The Blount County Chess Club honors founder Tom Jobe with a memorial chess tournament

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It’s 9 a.m. on a recent Saturday, and the air in the Blount County Library is thick with anticipation. Long tables have been set up at the far end of the main atrium, each one lined with chessboards. Would-be players mill about anxiously. If it were up to them, they’d already be playing, but this is no casual gathering. It’s the Tom Jobe Memorial Chess Tournament, and it can only begin once the first round of pairings—that is, who’ll be playing whom—is announced.

Given the hour and location, you might imagine the tournament participants to be an older crowd, and there is indeed a contingent of seniors who get their own private room, a privilege that tournament chief Jennifer Ogle attributes to their skill level and general grumpiness. The vast majority of the 45 participants, however, have not yet finished middle school. Some look barely tall enough to see over the tabletops. They’re all eager experts, though, and await their pairings with disciplined excitement.

The Blount County Chess Club, the organization running today’s tournament, welcomes members of all ages, but kids are the primary focus, a quality that the club owes to its founder, the late Thomas B. Jobe, for whom this tournament is named.

“Tom was great with kids,” recalls club member Robert Bird, who wandered into a meeting when he was 14 and has risen to become one of the club’s de facto leaders since Jobe died, in March, at the age of 71. “He was a beautiful person, always encouraging you to do more than you thought you could. And no one was better at handling kids at tournaments. I don’t know how he did it, but there was no crisis that he couldn’t diffuse.”

A graduate of the Maryville’s old Everett High School (now Everett Learning Center), Jobe was a lifelong chess fanatic. The first club he joined met at the old Fort Craig Elementary School, now long closed. It was there that he met fellow chess enthusiast Mack Garner. The two would remain friends for more than 50 years.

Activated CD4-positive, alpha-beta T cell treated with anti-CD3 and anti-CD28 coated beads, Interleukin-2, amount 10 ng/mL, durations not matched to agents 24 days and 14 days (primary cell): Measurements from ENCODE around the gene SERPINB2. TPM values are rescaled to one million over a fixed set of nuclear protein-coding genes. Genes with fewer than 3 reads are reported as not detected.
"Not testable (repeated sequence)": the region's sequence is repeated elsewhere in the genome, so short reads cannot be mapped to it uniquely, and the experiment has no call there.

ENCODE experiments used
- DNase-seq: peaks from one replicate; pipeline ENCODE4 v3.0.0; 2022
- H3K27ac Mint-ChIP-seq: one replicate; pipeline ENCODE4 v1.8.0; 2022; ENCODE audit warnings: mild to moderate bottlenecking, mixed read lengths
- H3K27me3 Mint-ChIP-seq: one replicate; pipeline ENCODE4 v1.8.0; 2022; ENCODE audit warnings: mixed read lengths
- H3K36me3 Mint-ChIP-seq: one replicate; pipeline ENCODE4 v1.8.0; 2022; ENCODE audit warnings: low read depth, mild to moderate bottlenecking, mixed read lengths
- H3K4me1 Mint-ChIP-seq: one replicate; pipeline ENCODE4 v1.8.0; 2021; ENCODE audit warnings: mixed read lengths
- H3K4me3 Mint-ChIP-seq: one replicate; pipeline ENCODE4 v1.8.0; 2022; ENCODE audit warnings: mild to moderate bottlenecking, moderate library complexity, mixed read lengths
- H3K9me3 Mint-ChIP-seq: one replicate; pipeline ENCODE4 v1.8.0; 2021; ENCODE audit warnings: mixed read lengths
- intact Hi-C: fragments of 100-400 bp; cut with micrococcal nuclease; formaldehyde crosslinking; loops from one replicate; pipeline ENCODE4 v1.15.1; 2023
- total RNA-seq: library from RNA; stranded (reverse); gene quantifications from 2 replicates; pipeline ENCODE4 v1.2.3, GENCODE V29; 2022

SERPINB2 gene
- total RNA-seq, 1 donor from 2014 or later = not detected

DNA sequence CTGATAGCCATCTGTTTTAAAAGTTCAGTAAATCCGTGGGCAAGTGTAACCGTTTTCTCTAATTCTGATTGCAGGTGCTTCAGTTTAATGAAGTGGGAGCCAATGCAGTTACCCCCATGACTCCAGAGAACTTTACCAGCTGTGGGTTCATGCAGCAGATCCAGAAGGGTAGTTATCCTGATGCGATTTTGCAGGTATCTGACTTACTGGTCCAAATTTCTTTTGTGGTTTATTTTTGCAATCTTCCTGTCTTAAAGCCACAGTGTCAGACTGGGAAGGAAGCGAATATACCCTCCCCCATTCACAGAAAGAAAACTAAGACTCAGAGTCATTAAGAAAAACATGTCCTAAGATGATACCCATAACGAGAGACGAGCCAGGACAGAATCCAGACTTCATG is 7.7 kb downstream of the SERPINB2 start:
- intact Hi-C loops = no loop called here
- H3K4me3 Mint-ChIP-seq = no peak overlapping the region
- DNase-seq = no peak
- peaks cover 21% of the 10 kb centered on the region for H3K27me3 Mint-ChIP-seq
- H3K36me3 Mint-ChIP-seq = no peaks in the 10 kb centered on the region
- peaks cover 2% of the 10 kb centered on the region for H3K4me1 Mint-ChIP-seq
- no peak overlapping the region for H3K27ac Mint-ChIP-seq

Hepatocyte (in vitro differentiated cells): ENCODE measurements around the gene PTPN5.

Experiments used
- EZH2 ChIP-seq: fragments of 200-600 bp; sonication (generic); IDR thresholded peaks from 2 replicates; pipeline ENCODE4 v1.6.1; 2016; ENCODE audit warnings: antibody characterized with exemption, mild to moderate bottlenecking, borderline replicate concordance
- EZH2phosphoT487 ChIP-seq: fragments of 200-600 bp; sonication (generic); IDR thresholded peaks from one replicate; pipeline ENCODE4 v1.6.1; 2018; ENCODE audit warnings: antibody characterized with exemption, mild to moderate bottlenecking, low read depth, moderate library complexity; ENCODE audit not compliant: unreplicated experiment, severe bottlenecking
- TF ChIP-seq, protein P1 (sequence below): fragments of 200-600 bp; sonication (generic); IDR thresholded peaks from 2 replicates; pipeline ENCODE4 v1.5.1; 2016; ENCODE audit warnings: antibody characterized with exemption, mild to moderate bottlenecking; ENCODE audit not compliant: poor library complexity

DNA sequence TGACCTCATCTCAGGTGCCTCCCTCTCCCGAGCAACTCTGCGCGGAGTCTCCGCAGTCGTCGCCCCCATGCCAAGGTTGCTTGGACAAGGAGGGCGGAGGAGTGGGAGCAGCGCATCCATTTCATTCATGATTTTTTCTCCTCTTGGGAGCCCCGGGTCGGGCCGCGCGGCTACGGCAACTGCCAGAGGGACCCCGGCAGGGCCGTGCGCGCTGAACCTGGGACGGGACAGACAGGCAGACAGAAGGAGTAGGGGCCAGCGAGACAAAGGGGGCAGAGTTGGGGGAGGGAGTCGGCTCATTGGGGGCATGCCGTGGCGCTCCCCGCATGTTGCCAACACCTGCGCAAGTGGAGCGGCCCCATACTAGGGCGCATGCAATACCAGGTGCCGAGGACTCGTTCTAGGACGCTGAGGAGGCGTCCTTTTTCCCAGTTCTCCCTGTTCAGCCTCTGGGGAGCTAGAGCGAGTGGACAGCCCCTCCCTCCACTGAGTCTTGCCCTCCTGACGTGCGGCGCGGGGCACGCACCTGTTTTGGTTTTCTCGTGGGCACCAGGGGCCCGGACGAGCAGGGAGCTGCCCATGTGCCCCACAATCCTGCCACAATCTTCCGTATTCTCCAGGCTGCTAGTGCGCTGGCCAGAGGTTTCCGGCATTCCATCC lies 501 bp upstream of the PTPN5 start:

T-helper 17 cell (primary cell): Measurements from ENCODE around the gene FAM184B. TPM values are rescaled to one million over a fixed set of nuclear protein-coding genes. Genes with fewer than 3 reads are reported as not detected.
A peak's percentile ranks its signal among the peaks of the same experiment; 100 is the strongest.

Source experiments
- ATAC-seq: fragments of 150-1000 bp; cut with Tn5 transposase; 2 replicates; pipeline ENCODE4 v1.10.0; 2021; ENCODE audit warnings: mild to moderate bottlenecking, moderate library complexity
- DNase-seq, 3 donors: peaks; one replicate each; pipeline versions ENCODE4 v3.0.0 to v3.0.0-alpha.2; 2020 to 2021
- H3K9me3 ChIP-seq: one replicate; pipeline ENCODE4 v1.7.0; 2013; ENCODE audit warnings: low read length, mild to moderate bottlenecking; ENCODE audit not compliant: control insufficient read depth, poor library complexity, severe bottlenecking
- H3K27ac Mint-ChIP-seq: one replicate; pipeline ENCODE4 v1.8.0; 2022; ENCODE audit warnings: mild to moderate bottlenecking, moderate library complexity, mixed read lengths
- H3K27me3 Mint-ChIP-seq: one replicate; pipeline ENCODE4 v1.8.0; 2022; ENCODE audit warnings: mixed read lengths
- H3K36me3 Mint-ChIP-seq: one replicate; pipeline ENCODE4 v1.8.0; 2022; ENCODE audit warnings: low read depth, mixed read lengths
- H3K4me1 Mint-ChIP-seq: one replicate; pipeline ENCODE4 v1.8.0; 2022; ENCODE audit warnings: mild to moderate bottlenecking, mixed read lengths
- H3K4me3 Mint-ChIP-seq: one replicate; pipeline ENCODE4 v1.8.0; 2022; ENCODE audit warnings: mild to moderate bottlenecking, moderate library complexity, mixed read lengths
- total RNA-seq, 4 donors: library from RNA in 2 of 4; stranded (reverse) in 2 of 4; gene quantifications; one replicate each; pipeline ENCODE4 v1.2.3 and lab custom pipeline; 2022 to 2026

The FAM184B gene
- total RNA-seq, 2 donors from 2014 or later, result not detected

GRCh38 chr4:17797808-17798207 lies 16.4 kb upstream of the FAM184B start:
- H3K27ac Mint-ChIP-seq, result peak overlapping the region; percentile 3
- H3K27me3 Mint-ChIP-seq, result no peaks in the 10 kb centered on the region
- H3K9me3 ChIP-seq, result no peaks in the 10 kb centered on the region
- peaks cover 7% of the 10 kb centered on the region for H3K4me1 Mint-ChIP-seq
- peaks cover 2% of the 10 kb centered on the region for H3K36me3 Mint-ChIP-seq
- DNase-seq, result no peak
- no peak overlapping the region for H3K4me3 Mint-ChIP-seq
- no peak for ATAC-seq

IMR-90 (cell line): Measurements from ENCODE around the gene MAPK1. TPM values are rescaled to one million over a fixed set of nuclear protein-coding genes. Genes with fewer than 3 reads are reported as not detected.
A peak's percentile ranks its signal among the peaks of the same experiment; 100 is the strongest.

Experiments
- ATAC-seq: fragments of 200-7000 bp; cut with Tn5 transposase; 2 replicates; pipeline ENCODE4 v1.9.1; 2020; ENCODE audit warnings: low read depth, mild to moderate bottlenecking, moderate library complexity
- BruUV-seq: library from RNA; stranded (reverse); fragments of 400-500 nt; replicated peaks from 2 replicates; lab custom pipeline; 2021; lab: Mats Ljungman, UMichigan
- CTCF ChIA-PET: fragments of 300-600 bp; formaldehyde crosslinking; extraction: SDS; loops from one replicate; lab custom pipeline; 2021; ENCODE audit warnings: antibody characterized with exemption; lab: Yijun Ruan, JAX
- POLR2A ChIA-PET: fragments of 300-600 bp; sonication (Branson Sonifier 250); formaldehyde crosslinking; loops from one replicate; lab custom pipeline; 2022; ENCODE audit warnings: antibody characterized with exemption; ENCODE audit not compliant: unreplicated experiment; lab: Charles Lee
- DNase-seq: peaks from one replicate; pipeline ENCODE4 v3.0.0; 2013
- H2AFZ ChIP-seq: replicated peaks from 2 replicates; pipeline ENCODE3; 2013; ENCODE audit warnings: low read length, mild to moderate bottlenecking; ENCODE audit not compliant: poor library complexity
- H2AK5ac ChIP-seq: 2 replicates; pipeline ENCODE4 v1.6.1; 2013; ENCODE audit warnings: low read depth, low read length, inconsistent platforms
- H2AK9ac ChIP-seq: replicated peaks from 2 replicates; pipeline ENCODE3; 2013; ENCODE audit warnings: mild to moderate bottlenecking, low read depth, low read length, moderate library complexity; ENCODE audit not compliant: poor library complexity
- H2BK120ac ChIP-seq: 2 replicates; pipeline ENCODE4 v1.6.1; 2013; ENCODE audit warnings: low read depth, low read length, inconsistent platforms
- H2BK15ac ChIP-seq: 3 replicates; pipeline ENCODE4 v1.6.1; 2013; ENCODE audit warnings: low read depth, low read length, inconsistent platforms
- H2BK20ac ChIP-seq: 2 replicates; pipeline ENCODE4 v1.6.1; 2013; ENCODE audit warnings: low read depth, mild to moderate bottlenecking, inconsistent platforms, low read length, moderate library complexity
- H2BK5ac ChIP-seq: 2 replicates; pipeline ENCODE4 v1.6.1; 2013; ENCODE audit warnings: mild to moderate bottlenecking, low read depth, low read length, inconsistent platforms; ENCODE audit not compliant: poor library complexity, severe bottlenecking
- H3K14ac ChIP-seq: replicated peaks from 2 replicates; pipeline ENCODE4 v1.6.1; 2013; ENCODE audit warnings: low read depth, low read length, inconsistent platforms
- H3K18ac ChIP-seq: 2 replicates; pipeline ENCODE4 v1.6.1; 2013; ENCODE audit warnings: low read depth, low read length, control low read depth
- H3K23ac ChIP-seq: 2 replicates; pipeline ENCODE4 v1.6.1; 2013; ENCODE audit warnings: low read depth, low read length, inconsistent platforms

Garner played chess with the U.S. Olympic team in 1976 and ’80, making him one of the most distinguished occupants of the tournament’s private room for adult players. Jobe served in the Navy after high school and volunteered with a kids’ chess club in Norfolk, Va. On returning to Blount County, he decided to start a chess club.

“Tom believed that with chess, you could combine recreation and education,” Garner says. “Introduce kids to a fun game they can play for the rest of their lives, and teach them the valuable skills—focus, strategy, courtesy, fair play—that go along with it. These are things that anyone can pick up. That’s what I love about chess. The board starts out the same for everyone. You don’t have to be big or strong to be good—you just have to think. If you make the right moves, you can beat anyone.”

Back at the library, the time has finally come: high-school chess coach Christina Mullinax advances to the far end of the atrium, a posterboard trifold in hand. A piece of paper with the first set of section pairings printed on it is taped to the inside. She sets the poster down in front of the kids, patiently waiting for every participant to assemble before making the big reveal. As she gently goes over a few rules specific to the tournament, the young chess masters lean in towards the trifold, their eyes, minds, and hearts fixated on its secret contents.

At 9 o’clock on a Saturday morning, the game of chess commands their full attention. Tom Jobe has left an incredible legacy.



Thomas Stubbs is a lifelong Knoxvillian, although these days he spends the academic year in Greenville, South Carolina, majoring in History and Communications Studies at Furman University. He’ll be a senior when he returns to Furman in the fall, a fact which mystifies him as much as it does everyone else. He writes a column for Furman’s newspaper, The Paladin, covering theatre and the Greenville arts scene. In his spare time, Thomas may be found singing in any number of choirs or catching up with old friends.

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